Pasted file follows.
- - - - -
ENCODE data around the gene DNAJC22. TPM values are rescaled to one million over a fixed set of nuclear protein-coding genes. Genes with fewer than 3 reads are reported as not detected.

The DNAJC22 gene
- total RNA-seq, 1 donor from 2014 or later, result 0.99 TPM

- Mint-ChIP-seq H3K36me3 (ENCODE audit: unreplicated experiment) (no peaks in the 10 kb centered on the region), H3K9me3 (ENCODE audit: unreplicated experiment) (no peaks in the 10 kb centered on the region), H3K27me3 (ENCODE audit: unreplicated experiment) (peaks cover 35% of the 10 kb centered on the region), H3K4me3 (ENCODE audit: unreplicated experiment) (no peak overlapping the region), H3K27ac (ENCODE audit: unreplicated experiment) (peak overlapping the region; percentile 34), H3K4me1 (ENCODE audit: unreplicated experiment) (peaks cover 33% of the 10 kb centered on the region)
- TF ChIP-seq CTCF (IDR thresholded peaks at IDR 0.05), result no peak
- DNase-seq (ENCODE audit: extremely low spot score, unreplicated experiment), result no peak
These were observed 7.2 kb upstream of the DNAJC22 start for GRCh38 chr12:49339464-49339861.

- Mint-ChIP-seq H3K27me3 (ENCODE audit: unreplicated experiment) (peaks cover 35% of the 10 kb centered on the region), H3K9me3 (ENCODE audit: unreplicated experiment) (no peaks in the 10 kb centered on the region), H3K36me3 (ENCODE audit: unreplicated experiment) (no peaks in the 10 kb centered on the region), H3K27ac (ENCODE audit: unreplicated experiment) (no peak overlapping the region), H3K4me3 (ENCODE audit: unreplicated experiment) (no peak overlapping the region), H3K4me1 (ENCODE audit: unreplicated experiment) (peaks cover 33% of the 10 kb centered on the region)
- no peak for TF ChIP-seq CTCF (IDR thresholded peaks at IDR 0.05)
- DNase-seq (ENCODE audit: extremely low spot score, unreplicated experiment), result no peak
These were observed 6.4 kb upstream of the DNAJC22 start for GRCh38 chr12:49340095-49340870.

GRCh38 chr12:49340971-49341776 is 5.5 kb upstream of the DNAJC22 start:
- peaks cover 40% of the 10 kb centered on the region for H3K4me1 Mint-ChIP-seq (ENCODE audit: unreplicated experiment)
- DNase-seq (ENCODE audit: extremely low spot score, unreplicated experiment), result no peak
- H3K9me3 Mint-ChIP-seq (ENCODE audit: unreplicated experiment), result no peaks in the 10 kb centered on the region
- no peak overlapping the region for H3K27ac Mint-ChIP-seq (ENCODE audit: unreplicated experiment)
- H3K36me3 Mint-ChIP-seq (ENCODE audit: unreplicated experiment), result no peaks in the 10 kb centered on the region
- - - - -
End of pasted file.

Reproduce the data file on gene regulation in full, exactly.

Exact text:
ENCODE data around the gene DNAJC22. TPM values are rescaled to one million over a fixed set of nuclear protein-coding genes. Genes with fewer than 3 reads are reported as not detected.

The DNAJC22 gene
- total RNA-seq, 1 donor from 2014 or later, result 0.99 TPM

- Mint-ChIP-seq H3K36me3 (ENCODE audit: unreplicated experiment) (no peaks in the 10 kb centered on the region), H3K9me3 (ENCODE audit: unreplicated experiment) (no peaks in the 10 kb centered on the region), H3K27me3 (ENCODE audit: unreplicated experiment) (peaks cover 35% of the 10 kb centered on the region), H3K4me3 (ENCODE audit: unreplicated experiment) (no peak overlapping the region), H3K27ac (ENCODE audit: unreplicated experiment) (peak overlapping the region; percentile 34), H3K4me1 (ENCODE audit: unreplicated experiment) (peaks cover 33% of the 10 kb centered on the region)
- TF ChIP-seq CTCF (IDR thresholded peaks at IDR 0.05), result no peak
- DNase-seq (ENCODE audit: extremely low spot score, unreplicated experiment), result no peak
These were observed 7.2 kb upstream of the DNAJC22 start for GRCh38 chr12:49339464-49339861.

- Mint-ChIP-seq H3K27me3 (ENCODE audit: unreplicated experiment) (peaks cover 35% of the 10 kb centered on the region), H3K9me3 (ENCODE audit: unreplicated experiment) (no peaks in the 10 kb centered on the region), H3K36me3 (ENCODE audit: unreplicated experiment) (no peaks in the 10 kb centered on the region), H3K27ac (ENCODE audit: unreplicated experiment) (no peak overlapping the region), H3K4me3 (ENCODE audit: unreplicated experiment) (no peak overlapping the region), H3K4me1 (ENCODE audit: unreplicated experiment) (peaks cover 33% of the 10 kb centered on the region)
- no peak for TF ChIP-seq CTCF (IDR thresholded peaks at IDR 0.05)
- DNase-seq (ENCODE audit: extremely low spot score, unreplicated experiment), result no peak
These were observed 6.4 kb upstream of the DNAJC22 start for GRCh38 chr12:49340095-49340870.

GRCh38 chr12:49340971-49341776 is 5.5 kb upstream of the DNAJC22 start:
- peaks cover 40% of the 10 kb centered on the region for H3K4me1 Mint-ChIP-seq (ENCODE audit: unreplicated experiment)
- DNase-seq (ENCODE audit: extremely low spot score, unreplicated experiment), result no peak
- H3K9me3 Mint-ChIP-seq (ENCODE audit: unreplicated experiment), result no peaks in the 10 kb centered on the region
- no peak overlapping the region for H3K27ac Mint-ChIP-seq (ENCODE audit: unreplicated experiment)
- H3K36me3 Mint-ChIP-seq (ENCODE audit: unreplicated experiment), result no peaks in the 10 kb centered on the region